Vitamin N: Kids and the Need for Nature!



Once upon a time, kids and dirt and exploration went hand-in-hand.  The image almost sounds like a familiar fairy tale. City and country children had one commonality; they both preferred spending time in the outdoors. A place of freedom and friends, building relationships, and continually moving!  After hours of play, children returned home feeling happy, hungry, and ready to recount the day’s adventures. Interaction and discovery played into activities, from watching anthills to climbing trees, swinging in a tire to building sandcastles, and identifying the shapes of passing clouds. These fun activities were the necessary building blocks for a child’s brain, body, and character.

Nature-Deficit Disorder

Children of yesterday felt punished by the restriction of being indoors; yet, ask a child of today, and they will often prefer to be home.  Children understand when fears of the outside world limit their movement; the best alternative seems to be a connection to technology and accommodation to its outlets.  On average, children spend up to seven hours daily and up to 57 hours weekly in front of a screen.  The time outdoors is under 70 minutes a week.

Just a picture of a green environment can improve mental health.  Since screen time is such a popular choice, children need a reason to enter the natural world and play, whether in a park, creek, woods, farm or in the yard.  Sometimes, parents must force their children to go and be in nature. Dr. Richard Louv, the American author of Last Child in the Woods, writes, “…Rough edges are the places children gravitate toward to explore, where they find rocks and weeds and bugs. Efforts to provide nice-looking and safe outdoor spaces are well-intentioned, but they give kids the message that nature is not something you go out in to get your hands dirty.”

What are the benefits?

  1. Compared to the narrow scope of a screen, the senses widen in the natural world to include seeing, hearing, and touching.
  2. Exploring nature enhances problem-solving skills and aids learning.
  3. Experiences outdoors improve science scores.
  4. Being in nature provides a period of rejuvenation to improve concentration, creativity, and mental energy.
  5. Contact with nature reduces symptoms of ADHD, anxiety, and stress.
  6. Exploring in nature helps foster conversations about science and responsibility.
  7. Sunshine offers vitamin D.
  8. Play outdoors fosters happier and calmer kids.
  9. Nature improves mental health.

The Innate Scientist

The world is an open-ended learning laboratory full of experiences to discover, create, and problem-solve.  While in nature, children unknowingly ask questions to push their physical limits and explore emotional boundaries.  Hypotheses build upon a basis for learning.   Asked in wonder, questions begin with, “How far can I climb? “What would I see?” “What happens when I lift that rock?” “How many creatures could I find?” “What can I build with mud, sticks, and stones?”  “What other materials would improve its structure?” The environmentally conscious citizen arises when children have a relationship with nature!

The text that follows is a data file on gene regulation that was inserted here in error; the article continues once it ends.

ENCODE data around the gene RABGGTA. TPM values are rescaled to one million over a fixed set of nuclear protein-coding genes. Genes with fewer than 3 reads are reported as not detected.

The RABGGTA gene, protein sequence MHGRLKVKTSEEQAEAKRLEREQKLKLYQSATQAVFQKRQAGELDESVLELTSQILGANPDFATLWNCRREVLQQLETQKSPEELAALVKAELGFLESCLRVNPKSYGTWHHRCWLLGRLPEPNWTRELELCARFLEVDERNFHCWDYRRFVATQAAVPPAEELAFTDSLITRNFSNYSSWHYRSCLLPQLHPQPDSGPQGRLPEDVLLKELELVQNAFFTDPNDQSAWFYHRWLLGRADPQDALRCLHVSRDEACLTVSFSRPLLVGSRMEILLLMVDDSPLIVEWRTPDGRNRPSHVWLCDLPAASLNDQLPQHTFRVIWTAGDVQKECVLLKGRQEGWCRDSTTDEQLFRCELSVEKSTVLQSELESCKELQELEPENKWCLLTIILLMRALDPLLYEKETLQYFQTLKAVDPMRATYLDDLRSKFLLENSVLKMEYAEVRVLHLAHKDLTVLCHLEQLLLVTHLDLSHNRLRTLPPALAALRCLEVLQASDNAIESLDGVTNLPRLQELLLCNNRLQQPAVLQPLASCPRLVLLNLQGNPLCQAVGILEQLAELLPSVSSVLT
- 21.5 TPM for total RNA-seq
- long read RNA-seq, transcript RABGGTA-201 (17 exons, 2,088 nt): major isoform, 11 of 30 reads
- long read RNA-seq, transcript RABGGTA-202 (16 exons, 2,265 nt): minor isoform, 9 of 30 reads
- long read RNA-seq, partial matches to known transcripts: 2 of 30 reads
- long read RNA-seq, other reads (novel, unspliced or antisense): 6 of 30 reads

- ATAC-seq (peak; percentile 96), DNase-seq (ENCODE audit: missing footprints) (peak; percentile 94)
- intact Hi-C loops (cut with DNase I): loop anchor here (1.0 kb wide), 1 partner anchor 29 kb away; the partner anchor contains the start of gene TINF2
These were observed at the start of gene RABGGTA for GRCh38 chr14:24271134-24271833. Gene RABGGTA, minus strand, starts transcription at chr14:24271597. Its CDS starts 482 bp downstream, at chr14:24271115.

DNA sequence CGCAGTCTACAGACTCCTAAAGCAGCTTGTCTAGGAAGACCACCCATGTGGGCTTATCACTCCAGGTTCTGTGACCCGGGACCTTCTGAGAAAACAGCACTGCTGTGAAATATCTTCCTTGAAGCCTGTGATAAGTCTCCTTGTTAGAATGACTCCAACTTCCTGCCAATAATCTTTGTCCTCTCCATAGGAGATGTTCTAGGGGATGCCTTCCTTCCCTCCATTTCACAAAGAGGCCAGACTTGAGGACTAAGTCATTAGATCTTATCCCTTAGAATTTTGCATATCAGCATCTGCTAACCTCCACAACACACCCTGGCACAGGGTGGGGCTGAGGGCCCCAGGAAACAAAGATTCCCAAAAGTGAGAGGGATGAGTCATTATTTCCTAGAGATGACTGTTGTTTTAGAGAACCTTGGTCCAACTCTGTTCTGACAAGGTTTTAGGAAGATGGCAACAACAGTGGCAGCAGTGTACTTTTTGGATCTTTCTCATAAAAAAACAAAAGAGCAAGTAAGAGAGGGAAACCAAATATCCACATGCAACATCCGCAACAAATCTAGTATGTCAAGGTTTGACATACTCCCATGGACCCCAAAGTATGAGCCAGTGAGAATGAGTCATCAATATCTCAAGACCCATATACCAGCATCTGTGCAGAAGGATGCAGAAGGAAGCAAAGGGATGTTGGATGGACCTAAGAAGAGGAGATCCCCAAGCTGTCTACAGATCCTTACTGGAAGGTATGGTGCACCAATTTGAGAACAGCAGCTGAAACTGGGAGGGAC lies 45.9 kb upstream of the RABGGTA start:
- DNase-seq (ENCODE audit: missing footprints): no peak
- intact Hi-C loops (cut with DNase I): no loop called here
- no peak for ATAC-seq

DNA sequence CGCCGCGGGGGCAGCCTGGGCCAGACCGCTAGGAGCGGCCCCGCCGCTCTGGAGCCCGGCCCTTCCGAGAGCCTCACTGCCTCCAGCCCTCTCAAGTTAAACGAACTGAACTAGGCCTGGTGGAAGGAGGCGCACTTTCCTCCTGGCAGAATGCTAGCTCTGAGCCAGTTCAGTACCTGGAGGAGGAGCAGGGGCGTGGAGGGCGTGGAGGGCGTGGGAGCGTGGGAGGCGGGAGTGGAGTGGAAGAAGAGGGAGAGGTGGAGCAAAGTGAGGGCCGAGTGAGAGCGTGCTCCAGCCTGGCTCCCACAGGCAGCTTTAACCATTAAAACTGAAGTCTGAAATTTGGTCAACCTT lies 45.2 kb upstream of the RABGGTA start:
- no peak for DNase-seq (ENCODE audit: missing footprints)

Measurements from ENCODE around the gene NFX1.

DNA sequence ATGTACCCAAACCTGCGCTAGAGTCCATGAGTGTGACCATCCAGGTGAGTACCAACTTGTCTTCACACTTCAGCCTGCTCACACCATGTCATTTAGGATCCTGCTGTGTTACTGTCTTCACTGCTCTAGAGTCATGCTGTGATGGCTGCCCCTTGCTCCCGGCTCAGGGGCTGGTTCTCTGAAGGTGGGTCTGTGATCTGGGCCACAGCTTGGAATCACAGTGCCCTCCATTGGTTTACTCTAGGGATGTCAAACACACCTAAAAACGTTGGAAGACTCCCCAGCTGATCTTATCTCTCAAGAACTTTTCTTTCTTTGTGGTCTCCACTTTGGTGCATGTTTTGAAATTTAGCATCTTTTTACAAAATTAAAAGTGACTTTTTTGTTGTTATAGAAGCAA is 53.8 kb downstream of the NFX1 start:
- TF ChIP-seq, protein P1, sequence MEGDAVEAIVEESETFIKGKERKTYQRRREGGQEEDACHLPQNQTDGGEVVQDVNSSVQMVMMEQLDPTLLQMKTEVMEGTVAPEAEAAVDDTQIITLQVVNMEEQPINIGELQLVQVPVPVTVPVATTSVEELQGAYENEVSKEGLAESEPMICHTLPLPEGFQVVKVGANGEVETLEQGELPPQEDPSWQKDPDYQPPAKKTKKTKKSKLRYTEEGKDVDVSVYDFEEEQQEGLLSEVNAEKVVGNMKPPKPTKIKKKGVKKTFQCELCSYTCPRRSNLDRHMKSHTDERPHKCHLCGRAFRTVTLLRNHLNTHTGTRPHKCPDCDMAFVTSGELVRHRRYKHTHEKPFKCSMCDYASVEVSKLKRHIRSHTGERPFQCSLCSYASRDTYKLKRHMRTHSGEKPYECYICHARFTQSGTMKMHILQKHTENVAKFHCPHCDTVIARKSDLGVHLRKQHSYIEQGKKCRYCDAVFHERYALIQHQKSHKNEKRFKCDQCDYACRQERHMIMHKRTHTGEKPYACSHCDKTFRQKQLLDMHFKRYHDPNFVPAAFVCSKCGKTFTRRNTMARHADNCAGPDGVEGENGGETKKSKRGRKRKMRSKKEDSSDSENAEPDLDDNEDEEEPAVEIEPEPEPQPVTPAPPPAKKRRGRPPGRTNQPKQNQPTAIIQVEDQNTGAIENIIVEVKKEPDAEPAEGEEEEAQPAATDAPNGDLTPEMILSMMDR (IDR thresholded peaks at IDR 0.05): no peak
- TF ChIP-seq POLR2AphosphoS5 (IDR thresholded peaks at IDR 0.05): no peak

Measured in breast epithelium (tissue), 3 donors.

Aid discovery by introducing new activities:

  • For the video gamer, invest in a camera to view the world through a new lens.
  • Find walking and biking trails close to home. If children are reluctant to leave the house, create a family outing several times a week.
  • Start a box of unique finds, such as egg crates, bamboo poles, and an old lawnmower seat to encourage inventive play and building.
  • Many beneficial bugs arrive on porches, flowers, or flutter past us. Give your child a magnifying glass to contemplate how insects protect themselves, work together, live, and eat!
  • Create an earthworm farm. The mind never stops asking thought-provoking questions.  Provide books to expand the explanation of an insect’s purpose.
  • Start a garden, whether it’s flower or vegetable structured, or both!
  • Camp in the backyard. Invest time without technology and enjoy cooking over a campfire and time together!
  • Assign outdoor chores as training for environmental caretakers!
  • Give children time to play without supervision to create their own rules and solve problems without inhibition.

It’s never too late to invest in well-needed “vitamin N.”  Open the doors to encourage children to use all forms of self-expression, such as jumping, running, climbing, and even shouting.  Only in nature can the body relax, reduce tension, anxiety, and restlessness to feel good!  Families can look for ways to create connections to the natural world within their yards, neighborhoods, communities, and beyond.  Make today a vitamin N day!


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